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Community

07.07.2020

Mandatory Masks

Ottawa Public Health is mandating the use of masks in many indoor public spaces.


SOURCE: Ottawa Public Health

The best thing you can do to reduce the spread of COVID-19 is staying at home if you are sick, washing your hands regularly with soap and water and maintaining a physical distance of two metres or six feet from others. 

Effective, July 7, 2020 as of 12:01 am Dr. Vera Etches, Medical Officer of Health for Ottawa Public Health has instructed every Operator of an Enclosed Public Space within the City of Ottawa to: 

  1. Adopt a policy to ensure that no member of the public is permitted to enter or remain in the public areas of the Enclosed Public Space unless he or she is wearing a mask in a manner that covers their nose, mouth and chin. 
  2. Those exempt from wearing a mask are: 
    • Children under two years of age, or children under the age of five years either chronologically or developmentally who refuse to wear a mask and cannot be persuaded to do so by their caregiver; 
    • Individuals with medical conditions rendering them unable to safely wear a mask, including breathing difficulties or cognitive difficulties;  
    • Individuals who are unable to apply or remove a mask without assistance, including those who are accommodated under the Accessibility for Ontarians with Disabilities Act (AODA) or who have protections under the Ontario Human Rights CodeR.S.O. 1990, c.H.19, as amended; 
    • A person who is employed by or is an agent of the Operator of an Enclosed Public Space and: 
      • is in an area of the premises that is not designated for public access, or  
      • is within or behind a physical barrier (e.g., Plexiglass). 
  3. Ensure the availability of alcohol-based hand rub at all entrances and exits for the use of all persons entering or exiting the establishment.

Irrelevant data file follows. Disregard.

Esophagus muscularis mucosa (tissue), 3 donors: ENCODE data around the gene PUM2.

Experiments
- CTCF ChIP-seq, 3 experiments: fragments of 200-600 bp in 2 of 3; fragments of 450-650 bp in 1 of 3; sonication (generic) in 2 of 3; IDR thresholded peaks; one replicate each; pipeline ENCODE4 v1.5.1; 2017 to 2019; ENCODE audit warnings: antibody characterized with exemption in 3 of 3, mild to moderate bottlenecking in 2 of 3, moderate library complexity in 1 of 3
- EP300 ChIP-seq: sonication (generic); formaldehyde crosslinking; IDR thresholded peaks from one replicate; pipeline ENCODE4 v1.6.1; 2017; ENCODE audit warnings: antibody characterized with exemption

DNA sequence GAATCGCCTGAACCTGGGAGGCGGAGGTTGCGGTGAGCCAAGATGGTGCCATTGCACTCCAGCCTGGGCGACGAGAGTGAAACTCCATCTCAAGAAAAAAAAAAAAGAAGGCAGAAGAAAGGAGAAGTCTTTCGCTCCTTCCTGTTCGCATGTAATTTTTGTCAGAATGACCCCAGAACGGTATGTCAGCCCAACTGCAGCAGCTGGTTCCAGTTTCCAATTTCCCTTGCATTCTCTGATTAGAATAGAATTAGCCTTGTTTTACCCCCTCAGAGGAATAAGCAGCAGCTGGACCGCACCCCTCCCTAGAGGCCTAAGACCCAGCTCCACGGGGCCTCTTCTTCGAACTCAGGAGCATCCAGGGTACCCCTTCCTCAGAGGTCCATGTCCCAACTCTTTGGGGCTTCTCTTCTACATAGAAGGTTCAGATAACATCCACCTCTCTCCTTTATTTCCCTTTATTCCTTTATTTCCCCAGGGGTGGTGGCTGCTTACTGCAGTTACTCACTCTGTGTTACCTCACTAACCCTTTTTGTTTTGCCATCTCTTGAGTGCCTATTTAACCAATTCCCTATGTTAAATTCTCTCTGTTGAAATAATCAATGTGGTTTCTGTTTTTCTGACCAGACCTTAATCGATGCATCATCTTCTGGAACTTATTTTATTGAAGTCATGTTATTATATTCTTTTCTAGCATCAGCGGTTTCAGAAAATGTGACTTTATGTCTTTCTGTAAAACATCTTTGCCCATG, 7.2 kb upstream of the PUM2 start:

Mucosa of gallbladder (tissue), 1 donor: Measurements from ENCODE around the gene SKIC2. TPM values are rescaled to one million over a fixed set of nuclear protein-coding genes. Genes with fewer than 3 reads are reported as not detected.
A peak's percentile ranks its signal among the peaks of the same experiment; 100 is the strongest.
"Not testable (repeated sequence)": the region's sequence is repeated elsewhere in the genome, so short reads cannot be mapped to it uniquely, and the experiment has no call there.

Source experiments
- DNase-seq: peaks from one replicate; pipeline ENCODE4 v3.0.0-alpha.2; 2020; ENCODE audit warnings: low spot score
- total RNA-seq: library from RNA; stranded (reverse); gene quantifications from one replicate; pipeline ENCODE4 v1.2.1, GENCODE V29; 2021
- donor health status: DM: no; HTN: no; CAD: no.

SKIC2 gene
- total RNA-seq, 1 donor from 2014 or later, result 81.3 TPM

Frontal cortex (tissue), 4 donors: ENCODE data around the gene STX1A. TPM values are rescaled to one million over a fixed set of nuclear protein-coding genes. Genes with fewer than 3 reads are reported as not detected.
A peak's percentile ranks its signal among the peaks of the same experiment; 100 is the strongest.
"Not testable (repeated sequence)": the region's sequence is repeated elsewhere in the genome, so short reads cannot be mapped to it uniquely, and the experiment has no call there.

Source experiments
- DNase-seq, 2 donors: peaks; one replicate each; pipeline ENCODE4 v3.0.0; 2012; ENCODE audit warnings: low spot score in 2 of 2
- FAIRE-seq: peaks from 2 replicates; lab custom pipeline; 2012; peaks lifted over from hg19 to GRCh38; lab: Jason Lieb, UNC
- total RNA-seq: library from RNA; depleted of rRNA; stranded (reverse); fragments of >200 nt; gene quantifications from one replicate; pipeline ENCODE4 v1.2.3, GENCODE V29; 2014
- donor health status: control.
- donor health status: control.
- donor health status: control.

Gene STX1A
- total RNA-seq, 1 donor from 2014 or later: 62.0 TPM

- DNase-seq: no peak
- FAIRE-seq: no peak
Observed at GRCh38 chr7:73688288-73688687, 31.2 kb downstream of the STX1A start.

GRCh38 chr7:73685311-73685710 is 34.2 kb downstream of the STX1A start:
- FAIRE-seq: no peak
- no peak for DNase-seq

Please see the fullInstruction Letter to Businesses and Operators for more detailed information.  

Since June 15, all OC Transpo customers have been required to wear a mask or face covering while using their services, but some exceptions apply. For more information, visit octranspo.com 

How do masks or face covering work? 

Wearing a mask or face covering helps to trap COVID-19 and protects people who are around you. Since some people who are infected with COVID-19 may have the virus and not know it, whenever people are going out and might come into close contact with other people they should wear a mask or face covering. When other people wear a mask or face covering they are helping to protect you as well. 

Wearing a mask or face covering should not replace other protective measures including physical distancing, hand washing, not touching your eyes, nose or mouth with unwashed hands and self-monitoring for COVID-19 symptoms.

What type of mask or face covering should I wear? 

There are many types of masks or face covering available including non-medical cloth masks that can be washed and reuseddisposable masks that can only be worn once and medical masks such as N95 respirators that should be reserved for front-line health care workers.  

Masks or Face Coverings

When buying or making a mask or face covering you should look for masks or face coverings that are made with: 

  • Two or three layers of tightly woven but breathable cloth such as cotton,flannel or quilting cotton 
  • No seams over the mouth and nose through which air may leak 
  • Horizontal pleats to help fit a variety of faces  

Disposable non-medical face masks 

Disposable non-medical face masks may also be worn. These masks are single use masks and should be put in the garbage after use. 

Medical Masks 

Like many countries, Canada continues to face a shortage of masks and other personal protective equipment for health care workers. To preserve supplies for healthcare workers medical masks and N95 respirators should be reserved for specific high-risk settings and are not recommended for lower-risk daytoday activities like when you are in a grocery store or while taking public transportation.N95 respirators with valves, which let air out more easily when you breathe out, should never be used when the intent is to protect others from the virus you may be shedding because they will not trap the virusFor health care workers looking for information on personal protective equipment, please refer to our section onInfection Prevention and Control. 

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